It is now for the House of Lords to interpret the decision of the European Court for the purposes of UK law. It is far from clear what it will do. Simply on the narrow facts of the case, it is left with a decision that states that the denial of consortium relief to ICI will not be contrary to European law. However, on a different set of facts, the law as the House of Lords previously stated it cannot be sustained in a manner that is consistent with European law. Simply to interpret the words "UK resident company" as "EU resident company" would, however, involve the express overruling of the will of Parliament, something which the courts are not empowered to do, unless it is argued that the relevant statutory provisions have already been impliedly overruled by the incorporation of article 52 into UK law by the UK's accession to the European Union.

A way to avoid that argument would simply be to apply the judgment of the Court of Appeal - but this would mean that ICI should be granted consortium relief. It would also potentially have wider implications. In the course of debate before the courts the UK Revenue made great play on the possibility that the UK tax base could be eroded if ICI's argument was to succeed. It seems clear from the decision of the European Court of Justice that, at least to the extent that the European Union as a whole is tax neutral, the fact that the UK tax base may be prejudiced is immaterial. This could mean, for example, that corporate groupings could be set up through non-UK holding companies - or even that losses could be surrendered cross-border, although this was not a point that was explicitly argued before the European Court of Justice.

The converse argument - that article 52 has already impliedly overruled part of the consortium relief rules - could lead to similar results.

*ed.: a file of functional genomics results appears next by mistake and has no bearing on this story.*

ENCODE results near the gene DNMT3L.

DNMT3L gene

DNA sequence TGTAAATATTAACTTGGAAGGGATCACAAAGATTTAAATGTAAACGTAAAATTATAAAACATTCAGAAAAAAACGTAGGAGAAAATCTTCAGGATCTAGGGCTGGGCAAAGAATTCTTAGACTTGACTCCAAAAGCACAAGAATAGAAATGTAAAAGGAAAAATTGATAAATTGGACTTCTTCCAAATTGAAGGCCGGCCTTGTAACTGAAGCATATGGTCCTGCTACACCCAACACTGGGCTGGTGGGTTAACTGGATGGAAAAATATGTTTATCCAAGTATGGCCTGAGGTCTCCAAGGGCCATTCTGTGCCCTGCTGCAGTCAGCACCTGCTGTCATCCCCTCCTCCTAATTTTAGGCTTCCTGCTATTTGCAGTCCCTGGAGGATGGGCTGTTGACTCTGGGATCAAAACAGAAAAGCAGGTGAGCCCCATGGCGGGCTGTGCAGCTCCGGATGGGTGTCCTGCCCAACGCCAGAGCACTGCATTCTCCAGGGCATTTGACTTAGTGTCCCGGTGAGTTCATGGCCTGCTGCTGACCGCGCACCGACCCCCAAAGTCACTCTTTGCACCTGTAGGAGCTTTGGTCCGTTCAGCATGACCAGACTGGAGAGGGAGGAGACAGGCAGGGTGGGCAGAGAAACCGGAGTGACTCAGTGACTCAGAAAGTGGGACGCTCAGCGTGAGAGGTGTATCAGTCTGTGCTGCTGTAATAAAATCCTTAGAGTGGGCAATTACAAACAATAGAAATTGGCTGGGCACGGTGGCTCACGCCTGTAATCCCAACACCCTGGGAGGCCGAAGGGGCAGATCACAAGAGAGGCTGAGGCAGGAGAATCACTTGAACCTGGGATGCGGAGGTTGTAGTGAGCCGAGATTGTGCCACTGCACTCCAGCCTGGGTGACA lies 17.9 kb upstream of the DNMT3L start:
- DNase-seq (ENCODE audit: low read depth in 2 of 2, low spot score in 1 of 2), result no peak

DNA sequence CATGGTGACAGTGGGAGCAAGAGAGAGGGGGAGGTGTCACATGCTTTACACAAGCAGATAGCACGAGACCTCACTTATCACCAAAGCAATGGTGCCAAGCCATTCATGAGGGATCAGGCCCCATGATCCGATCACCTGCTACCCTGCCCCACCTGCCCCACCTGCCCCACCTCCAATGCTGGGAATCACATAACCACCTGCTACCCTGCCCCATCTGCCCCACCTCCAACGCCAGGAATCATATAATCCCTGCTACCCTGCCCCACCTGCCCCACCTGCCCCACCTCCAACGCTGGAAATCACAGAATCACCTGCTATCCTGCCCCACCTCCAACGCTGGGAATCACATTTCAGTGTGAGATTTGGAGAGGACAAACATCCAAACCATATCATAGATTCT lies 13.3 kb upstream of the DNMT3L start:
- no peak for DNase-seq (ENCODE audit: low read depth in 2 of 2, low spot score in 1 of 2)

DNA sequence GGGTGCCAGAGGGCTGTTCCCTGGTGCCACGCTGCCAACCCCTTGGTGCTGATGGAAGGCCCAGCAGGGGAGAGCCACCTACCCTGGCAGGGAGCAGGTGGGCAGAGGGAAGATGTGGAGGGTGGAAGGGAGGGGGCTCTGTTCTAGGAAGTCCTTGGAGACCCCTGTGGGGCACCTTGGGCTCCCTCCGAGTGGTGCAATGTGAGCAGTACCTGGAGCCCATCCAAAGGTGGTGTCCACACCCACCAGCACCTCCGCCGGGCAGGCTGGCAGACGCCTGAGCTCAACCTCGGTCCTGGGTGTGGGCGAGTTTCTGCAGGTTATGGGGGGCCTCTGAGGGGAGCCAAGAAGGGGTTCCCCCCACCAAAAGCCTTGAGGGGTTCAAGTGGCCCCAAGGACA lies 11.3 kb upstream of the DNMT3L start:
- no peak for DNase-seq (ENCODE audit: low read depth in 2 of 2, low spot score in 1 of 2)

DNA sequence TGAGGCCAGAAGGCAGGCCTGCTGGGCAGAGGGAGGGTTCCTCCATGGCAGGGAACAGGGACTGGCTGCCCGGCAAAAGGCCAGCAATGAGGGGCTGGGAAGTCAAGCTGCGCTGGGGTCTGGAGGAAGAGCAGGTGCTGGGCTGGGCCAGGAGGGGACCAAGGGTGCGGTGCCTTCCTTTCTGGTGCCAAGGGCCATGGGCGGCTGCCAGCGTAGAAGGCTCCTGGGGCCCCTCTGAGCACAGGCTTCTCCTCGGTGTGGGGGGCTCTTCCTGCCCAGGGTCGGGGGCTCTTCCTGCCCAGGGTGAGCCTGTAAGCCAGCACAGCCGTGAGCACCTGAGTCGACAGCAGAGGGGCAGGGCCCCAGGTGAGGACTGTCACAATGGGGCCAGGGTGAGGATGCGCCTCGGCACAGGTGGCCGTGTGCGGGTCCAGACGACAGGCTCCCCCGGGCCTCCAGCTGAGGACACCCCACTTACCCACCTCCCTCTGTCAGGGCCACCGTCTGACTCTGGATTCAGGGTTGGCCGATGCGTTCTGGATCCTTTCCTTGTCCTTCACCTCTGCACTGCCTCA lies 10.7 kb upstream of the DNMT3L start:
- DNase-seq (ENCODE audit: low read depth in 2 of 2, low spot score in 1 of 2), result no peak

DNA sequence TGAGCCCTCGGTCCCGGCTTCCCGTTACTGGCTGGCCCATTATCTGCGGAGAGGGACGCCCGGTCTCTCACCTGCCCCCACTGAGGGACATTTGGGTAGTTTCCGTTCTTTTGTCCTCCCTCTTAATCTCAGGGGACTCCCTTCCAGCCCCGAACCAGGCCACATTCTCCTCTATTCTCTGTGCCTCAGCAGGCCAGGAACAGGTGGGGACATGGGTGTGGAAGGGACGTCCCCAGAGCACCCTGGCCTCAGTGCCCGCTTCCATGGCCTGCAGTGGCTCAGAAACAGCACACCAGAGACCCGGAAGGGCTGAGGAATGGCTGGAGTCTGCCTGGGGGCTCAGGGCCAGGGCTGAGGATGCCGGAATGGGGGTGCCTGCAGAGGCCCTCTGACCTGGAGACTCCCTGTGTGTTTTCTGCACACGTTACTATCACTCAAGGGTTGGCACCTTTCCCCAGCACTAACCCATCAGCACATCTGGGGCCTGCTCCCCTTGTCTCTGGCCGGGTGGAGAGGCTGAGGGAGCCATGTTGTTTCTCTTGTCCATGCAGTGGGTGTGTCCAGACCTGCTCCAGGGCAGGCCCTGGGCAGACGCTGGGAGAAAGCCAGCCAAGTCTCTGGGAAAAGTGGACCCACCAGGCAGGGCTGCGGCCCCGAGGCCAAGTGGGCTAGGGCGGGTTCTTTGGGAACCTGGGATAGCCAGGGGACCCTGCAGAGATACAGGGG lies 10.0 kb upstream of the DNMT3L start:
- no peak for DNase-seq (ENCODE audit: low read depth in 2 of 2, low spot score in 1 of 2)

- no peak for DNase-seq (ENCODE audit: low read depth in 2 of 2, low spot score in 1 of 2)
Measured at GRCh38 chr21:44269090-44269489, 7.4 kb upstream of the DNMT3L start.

It is understood that the Inland Revenue may shortly publish a statement of practice to the effect that surrenders of consortium relief may be made under the circumstances specified by the ECJ - i.e. where the majority of the subsidiaries are located in member states. Until such a statement is issued, however, it is not clear what the statutory basis for such a statement would be. Unless one of the two arguments stated above is applied, it would be arguable that such a statement would be ultra vires and therefore void, unless it were made as part of an announcement of a future change of law which will have retrospective effect.

The wider implications of ICI -v- Colmer remain to be settled, therefore, as the relationship of national tax law to European law continues to evolve.

For further information please contact Mark Simpson, e-mail: Click Contact Link , 2 Park Lane, Leeds LS3 1ES, UK, Tel: + 44 113 284 7000

This article was first published in the Autumn 1998 Hammond Suddards Tax Newsletter Update

The information and opinions contained in this article are provided by Hammond Suddards. They should not be applied to any particular set of facts without appropriate legal or other professional advice.